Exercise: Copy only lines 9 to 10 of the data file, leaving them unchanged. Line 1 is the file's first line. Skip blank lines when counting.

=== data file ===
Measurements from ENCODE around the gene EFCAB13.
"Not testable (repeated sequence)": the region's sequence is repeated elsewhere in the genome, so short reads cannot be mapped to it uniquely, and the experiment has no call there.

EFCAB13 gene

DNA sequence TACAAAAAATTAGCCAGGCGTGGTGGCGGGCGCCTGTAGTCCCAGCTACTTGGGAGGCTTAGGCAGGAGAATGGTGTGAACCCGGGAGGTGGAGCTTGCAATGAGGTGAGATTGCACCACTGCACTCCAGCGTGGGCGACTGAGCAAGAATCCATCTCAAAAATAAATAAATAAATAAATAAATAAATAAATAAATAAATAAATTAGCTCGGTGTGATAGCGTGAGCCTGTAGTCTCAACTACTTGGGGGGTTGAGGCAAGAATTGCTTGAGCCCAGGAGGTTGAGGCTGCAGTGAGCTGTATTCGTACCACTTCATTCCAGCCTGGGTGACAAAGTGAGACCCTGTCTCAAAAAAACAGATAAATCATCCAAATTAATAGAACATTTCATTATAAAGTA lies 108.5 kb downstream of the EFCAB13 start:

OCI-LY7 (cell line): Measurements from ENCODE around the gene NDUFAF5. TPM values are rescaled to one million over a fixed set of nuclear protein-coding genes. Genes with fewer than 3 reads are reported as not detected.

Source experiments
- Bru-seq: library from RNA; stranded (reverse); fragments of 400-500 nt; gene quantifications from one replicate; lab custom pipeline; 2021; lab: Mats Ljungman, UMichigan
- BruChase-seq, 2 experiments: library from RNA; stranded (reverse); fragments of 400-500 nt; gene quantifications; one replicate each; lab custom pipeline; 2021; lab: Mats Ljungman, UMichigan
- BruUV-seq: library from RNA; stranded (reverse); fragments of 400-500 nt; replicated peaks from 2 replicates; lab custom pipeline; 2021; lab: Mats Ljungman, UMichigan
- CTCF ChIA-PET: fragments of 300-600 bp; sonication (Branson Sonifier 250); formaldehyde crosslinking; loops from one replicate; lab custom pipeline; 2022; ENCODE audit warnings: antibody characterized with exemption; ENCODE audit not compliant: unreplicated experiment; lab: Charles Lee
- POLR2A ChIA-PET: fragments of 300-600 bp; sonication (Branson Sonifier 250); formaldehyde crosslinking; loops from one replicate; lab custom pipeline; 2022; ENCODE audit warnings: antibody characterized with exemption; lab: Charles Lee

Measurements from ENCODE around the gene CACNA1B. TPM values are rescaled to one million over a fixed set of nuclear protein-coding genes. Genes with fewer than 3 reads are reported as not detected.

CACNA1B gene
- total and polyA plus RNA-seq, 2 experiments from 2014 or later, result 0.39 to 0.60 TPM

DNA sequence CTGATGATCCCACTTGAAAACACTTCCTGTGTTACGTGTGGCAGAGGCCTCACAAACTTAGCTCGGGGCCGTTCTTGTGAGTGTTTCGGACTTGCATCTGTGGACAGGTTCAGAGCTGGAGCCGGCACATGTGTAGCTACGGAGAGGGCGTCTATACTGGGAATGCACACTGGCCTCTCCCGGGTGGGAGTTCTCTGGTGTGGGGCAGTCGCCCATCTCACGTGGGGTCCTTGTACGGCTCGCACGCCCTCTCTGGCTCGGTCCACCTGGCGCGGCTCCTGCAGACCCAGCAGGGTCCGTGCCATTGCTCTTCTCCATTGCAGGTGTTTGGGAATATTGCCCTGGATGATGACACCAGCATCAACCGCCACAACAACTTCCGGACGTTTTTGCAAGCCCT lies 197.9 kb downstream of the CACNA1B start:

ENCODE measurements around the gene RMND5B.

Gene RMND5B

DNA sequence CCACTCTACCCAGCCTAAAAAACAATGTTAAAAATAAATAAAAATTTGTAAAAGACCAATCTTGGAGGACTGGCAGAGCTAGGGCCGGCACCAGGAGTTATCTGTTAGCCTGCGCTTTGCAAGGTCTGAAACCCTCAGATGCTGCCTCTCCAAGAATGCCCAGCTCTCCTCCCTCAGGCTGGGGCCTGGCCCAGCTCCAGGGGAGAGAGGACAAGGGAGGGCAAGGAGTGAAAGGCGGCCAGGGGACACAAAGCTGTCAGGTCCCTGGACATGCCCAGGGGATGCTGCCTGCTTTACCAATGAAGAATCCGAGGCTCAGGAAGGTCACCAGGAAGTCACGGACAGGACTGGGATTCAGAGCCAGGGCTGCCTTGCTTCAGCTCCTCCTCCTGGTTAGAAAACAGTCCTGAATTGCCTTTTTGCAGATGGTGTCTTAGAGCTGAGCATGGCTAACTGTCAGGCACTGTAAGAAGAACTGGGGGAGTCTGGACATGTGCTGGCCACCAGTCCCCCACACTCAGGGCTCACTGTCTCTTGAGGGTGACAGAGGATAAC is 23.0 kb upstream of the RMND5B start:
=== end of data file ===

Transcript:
- BruUV-seq: library from RNA; stranded (reverse); fragments of 400-500 nt; replicated peaks from 2 replicates; lab custom pipeline; 2021; lab: Mats Ljungman, UMichigan
- CTCF ChIA-PET: fragments of 300-600 bp; sonication (Branson Sonifier 250); formaldehyde crosslinking; loops from one replicate; lab custom pipeline; 2022; ENCODE audit warnings: antibody characterized with exemption; ENCODE audit not compliant: unreplicated experiment; lab: Charles Lee